According to Rauschenberger, “Municipalities do a good job on low-tech operations, but the expansion into volatile high-tech networks may not be in the best interest of municipal taxpayers.”

But Jaymes Vettraino, Kutztown’s city manager, bristles at the suggestion that municipalities can’t decide for themselves.

Vettraino argues that a Pennsylvania law, passed in December at the urging of Verizon and Comcast, hurts the very rural areas that could be helped by owning and operating communications systems. The new law gives local phone companies the right to scuttle a city or town’s broadband plans provided that they agree to build a sufficiently extensive network within 14 months. A city could build its own network only if a telephone company declined.

Municipalities, Vettraino said, do not take on a project such as broadband simply to save local residents a few dollars. More important, he said, is the ability to tailor the system to recruit new businesses, enable existing ones and help speed government services.

“People in state capitals shouldn’t be able to come down on a community claiming they know better than local residents what is best for a local community,” he added.

Web designer Sposto agreed.

Making towns `attractive’

“A rural town like this one has a responsibility to make itself attractive, and communications is a great way to do it,” he said.

The new Pennsylvania law grandfathered Kutztown and also established a side agreement that allows Philadelphia to move ahead with a plan to cover its 135 square miles with a wireless network. The network would be free in public areas and available for a fee in homes and businesses.

Much of industry’s opposition to municipally owned communications systems centers on the use of surplus money generated by other city-owned utilities, such as electricity.

At a recent Senate hearing on its planned $14.7 billion purchase of AT&T Corp., SBC Chairman Edward Whitacre Jr. said of municipalities, “They’re the ones that make the laws, the rules, charge franchise fees, etc., etc., and then to compete against us makes it an unfair competition.”

But Betty Zeman, marketing manager for Cedar Falls Utilities, which oversees that Iowa city’s broadband network, calls Whitacre’s charges “typical overstatement.” States and the federal government are the main regulators of telecom providers, not municipalities. While cities and towns set franchise arrangements, municipally owned systems adhere to those same requirements.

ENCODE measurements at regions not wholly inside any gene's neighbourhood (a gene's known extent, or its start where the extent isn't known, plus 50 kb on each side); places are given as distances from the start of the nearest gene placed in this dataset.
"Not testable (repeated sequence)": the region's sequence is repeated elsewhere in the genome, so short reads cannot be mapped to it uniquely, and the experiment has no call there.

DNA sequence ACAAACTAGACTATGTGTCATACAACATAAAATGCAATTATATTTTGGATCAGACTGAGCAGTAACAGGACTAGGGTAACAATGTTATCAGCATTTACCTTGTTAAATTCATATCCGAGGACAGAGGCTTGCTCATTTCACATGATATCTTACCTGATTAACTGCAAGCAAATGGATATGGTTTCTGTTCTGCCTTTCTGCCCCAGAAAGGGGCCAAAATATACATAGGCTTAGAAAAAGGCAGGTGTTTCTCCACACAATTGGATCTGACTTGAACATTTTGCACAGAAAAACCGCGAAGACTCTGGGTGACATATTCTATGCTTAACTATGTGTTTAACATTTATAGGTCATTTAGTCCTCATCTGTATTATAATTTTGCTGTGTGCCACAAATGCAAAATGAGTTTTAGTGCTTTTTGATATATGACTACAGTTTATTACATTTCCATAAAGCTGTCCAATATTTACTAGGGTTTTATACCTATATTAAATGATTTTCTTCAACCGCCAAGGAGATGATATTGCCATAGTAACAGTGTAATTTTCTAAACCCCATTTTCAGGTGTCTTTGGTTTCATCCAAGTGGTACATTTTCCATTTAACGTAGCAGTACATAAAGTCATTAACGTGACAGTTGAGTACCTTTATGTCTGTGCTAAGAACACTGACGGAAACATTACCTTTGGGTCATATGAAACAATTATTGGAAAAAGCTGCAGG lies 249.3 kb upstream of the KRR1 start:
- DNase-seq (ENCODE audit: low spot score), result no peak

“The idea that we have all these advantages not enjoyed by private companies is simply untrue,” she said.

Cedar Falls, like Kutztown, owns its electricity utility. Both are rural towns that built electricity and water systems about 100 years ago to serve communities ignored by the large electricity operators of the day.

Cedar Falls decided to build a broadband network in 1995 after the existing cable TV provider balked at extending fiber-optic lines to a fledging industrial park. To finance the network, the city issued $3 million in general obligation bonds and borrowed $3 million from its electric utility. Zeman said the communications utility is paying both debts on schedule at market rates.

But bills before the Iowa legislature, promoted by Qwest Communications and Mediacom, would preclude municipalities from issuing non-taxable general obligation bonds for a municipally owned communications service, thereby making it difficult if not impossible for cities to launch a communications utility. Financing would be limited to revenue bonds that would require a 60 percent supermajority in a public referendum. The Iowa House recently passed the bill, but it is considered unlikely that the Senate will vote on the legislation before the legislature adjourns for the year later this month.

“As it stands, the playing field is tilted toward municipal utilities,” said Jon Koebrick, Mediacom’s senior director of government relations.

Zeman chuckles at such allegations, noting that private companies such as Mediacom regularly raise non-taxable funds by selling company stock.

“The phone and cable companies would rather enjoy their monopolies than compete,” she said.